Some of my posts take a good deal of research. Others are so easy it feels like cheating. And then there's this one, which mainly consists of passing along a press release which to my jaundiced eye doesn't even pass the laugh test -- but decide for yourself:
An arm of the Republican National Committee calling itself the "RNC Research Department" periodically issues press releases under the banner, "RNC Research Briefing." A few minutes ago I received one such "Research Briefing" with this subject line:
Subject: In Case You Missed It: How The Democrats Created The Financial Crisis
Hassett is best known as the coauthor of a bestselling 1999 book titled Dow 36,000: The New Strategy for Profiting From the Coming Rise in the Stock Market, which argued that the stock market was undervalued, advised people to invest heavily in stocks, and predicted that the Dow Jones Industrial Average would rise to 36,000 sometime between 2002 and 2004.
As it turns out, the Dow peaked in 2000 at just over 11,000, tanked to under 7,300 in 2002 when the tech bubble burst and G.W. Bush's economic chickens started coming home to roost, and has barely managed to reach 14,000 since then. So much for Mr. Hassett's economic prescience.
Hassett's coauthor, James K. Glassman, currently serves the Bush Administration as Under Secretary for Public Diplomacy and Public Affairs -- a strange little office formerly held by longtime Bush advisor Karen Hughes, whose association with Mr. Bush dates back to his Texas days.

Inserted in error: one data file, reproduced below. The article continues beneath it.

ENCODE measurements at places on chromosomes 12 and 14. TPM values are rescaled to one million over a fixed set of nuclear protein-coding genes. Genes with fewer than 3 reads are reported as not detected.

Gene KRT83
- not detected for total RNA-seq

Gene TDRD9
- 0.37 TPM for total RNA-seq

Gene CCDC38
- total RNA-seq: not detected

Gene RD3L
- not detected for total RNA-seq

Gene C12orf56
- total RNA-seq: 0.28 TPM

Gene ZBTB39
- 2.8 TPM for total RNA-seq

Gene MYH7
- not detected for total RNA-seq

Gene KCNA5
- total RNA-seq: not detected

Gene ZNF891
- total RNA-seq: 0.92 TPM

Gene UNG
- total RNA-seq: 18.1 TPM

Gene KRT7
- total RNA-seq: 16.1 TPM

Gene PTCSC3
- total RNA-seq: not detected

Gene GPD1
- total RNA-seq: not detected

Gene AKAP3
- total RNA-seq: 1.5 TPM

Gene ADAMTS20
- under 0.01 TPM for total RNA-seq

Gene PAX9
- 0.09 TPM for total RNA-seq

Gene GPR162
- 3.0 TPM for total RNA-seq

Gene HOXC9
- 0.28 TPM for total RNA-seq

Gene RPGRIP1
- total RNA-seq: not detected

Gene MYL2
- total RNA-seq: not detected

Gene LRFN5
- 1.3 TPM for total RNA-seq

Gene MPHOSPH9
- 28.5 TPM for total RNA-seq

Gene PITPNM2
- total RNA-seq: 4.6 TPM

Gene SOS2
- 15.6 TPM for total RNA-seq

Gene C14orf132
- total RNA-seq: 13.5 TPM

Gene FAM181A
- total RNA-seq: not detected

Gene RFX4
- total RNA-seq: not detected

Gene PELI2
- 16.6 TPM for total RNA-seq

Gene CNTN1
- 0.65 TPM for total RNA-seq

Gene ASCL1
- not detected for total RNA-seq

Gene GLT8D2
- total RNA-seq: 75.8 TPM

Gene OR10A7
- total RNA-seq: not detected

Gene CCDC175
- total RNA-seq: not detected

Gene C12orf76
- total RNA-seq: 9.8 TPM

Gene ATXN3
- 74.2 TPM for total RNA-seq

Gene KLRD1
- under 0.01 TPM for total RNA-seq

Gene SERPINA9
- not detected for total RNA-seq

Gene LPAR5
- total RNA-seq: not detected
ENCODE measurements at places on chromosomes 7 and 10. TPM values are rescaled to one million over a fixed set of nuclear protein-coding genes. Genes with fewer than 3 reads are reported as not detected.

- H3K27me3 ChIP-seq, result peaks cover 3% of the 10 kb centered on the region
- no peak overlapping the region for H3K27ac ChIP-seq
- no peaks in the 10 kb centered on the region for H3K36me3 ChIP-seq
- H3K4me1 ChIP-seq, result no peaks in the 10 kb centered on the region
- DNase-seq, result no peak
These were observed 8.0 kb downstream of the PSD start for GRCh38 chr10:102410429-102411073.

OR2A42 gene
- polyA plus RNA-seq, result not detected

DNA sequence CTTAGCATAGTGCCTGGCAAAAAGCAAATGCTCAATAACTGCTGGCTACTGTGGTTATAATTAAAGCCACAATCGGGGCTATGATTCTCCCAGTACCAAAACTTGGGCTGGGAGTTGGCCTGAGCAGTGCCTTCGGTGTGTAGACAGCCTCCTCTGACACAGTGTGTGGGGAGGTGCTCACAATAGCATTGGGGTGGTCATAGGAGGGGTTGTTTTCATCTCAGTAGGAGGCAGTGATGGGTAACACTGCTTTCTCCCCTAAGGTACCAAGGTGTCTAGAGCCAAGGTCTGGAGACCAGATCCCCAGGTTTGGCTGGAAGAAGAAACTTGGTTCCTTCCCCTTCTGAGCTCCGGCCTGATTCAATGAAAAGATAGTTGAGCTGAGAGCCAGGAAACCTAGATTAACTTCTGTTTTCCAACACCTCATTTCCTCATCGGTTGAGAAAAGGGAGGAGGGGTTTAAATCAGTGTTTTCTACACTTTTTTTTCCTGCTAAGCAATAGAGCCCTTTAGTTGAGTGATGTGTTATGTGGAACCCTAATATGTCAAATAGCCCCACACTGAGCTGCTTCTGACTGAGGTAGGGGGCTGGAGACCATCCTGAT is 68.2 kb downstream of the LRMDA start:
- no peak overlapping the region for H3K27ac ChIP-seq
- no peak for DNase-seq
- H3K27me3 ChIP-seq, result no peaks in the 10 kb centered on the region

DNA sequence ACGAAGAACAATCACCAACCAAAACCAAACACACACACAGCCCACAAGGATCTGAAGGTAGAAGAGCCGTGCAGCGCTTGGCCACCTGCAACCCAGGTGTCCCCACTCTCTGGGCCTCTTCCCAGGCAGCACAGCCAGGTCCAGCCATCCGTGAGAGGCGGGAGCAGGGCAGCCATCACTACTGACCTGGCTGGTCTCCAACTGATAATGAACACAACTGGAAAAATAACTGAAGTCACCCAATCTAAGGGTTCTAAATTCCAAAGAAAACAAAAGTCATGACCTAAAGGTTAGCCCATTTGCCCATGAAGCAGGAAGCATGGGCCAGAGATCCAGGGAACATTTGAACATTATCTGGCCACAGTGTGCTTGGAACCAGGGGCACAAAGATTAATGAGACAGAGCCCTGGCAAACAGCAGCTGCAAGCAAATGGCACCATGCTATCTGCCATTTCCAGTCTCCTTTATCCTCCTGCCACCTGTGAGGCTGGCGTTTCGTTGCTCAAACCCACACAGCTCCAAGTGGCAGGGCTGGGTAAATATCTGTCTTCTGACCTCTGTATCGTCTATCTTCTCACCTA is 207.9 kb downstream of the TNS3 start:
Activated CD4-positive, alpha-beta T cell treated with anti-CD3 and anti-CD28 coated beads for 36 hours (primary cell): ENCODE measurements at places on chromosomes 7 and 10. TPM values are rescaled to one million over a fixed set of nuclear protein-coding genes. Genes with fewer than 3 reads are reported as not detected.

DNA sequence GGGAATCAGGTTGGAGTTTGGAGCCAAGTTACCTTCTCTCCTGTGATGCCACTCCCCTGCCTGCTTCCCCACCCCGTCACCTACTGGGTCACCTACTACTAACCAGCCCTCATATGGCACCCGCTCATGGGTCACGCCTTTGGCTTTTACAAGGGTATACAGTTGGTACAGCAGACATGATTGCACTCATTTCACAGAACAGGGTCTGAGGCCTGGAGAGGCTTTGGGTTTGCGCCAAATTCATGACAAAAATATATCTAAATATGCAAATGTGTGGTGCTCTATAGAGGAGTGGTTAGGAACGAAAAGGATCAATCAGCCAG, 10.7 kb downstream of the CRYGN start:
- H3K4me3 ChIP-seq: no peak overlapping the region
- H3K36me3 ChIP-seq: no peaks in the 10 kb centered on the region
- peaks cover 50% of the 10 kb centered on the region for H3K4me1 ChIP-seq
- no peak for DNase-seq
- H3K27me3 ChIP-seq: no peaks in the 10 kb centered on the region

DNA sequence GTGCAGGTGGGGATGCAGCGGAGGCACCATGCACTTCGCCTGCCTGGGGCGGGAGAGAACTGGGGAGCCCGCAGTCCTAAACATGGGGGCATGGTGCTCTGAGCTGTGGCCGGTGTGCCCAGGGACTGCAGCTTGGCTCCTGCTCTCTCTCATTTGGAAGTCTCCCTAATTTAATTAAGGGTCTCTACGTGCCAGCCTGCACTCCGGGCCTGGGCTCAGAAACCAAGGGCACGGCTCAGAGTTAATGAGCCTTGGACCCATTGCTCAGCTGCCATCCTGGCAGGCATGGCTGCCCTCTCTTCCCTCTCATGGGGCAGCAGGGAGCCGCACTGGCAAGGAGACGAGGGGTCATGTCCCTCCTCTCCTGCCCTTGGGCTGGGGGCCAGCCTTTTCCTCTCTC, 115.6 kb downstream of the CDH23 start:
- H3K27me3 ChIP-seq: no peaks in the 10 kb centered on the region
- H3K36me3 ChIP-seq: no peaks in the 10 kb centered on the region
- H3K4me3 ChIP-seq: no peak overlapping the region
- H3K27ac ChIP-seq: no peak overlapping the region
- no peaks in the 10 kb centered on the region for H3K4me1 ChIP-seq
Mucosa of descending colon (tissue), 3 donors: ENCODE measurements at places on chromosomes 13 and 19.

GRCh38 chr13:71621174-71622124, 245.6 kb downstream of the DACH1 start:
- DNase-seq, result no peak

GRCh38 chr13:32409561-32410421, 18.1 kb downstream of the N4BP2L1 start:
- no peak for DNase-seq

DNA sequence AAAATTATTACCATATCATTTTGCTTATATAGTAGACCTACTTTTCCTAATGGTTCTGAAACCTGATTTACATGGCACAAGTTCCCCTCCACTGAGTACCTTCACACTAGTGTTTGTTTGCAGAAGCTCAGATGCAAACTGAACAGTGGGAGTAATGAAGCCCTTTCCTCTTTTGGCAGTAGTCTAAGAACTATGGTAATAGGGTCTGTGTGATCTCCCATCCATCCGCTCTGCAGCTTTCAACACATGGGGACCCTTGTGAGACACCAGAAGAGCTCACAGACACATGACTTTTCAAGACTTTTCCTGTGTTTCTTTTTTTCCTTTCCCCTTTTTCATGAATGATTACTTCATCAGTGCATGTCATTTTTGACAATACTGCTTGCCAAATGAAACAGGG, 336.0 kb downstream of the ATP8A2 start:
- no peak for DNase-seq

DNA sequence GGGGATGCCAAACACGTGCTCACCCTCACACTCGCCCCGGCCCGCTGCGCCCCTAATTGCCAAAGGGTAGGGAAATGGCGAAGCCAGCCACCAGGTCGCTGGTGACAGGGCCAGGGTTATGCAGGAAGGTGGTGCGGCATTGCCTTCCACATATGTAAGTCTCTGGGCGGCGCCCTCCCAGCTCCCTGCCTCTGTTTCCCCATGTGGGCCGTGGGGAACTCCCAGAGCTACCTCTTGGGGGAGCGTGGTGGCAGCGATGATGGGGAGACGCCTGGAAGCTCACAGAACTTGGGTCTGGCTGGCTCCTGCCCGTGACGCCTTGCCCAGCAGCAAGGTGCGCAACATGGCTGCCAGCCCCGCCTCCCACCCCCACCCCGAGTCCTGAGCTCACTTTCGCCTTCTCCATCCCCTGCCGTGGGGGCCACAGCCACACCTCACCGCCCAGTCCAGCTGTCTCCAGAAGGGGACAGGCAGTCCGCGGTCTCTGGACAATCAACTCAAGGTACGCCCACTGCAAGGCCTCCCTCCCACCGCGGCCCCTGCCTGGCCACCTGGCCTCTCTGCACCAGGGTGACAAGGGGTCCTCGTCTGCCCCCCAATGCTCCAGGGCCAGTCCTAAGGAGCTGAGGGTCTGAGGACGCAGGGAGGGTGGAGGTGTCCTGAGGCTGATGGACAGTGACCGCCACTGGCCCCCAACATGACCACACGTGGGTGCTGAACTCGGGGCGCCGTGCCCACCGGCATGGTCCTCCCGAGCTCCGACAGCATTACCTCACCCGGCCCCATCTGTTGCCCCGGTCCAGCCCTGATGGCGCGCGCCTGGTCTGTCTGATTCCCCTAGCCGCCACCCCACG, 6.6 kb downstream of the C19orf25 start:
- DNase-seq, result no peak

Here's the American Enterprise Institute, per Wikipedia:
"AEI has emerged as one of the leading architects of the second Bush administration's public policy. More than twenty AEI alumni and current visiting scholars and fellows have served either in a Bush administration policy post or on one of the government's many panels and commissions. Former United States Deputy Secretary of Defense Paul Wolfowitz is a visiting scholar, and Lynne Cheney, wife of Vice President Dick Cheney and former chairman of the National Endowment for the Humanities, is a senior fellow."
One good example of the AEI's approach to things is how it feels about the idea of regulating the financial industry to prevent freewheeling excesses like those that caused the recent, and incomprehensibly expensive, meltdown in financial markets. Even John McCain is starting, belatedly, to catch on to the idea that reasonable regulations are indispensable to a healthy capital market -- but AEI's website features in-house scholars arguing that regulation itself, not the absence of it, is at least partly responsible for Wall Street's woes, and another making the case that more regulation would actually make matters worse.
So an economist whose one notable book proved (to many investors' detriment) to be spectacularly incorrect, whose coauthor is an official in the Bush Administration, and whose employer is a major architect of the financial troubles now buffeting the nation and still inexplicably argues for less regulation of the financial industry, publishes an OpEd claiming it's all the Democrats' fault -- and the Republican National Committee circulates his opinion to the nation's political journalists as gospel.
You can draw your own conclusions about whether or not the Grand Old Party is grasping at straws -- and whether policies in Washington will change if another Republican administration continues in power -- except that, in the interests of fairness and balance, I'll point out one portion of the RNC's circular excerpting Mr. Hassett's OpEd that's indisputably true:
A Product Of The RNC Research Department -- Paid for by the Republican National Committee.
A .pdf version of the press release, also provided by the Republican Party, can be read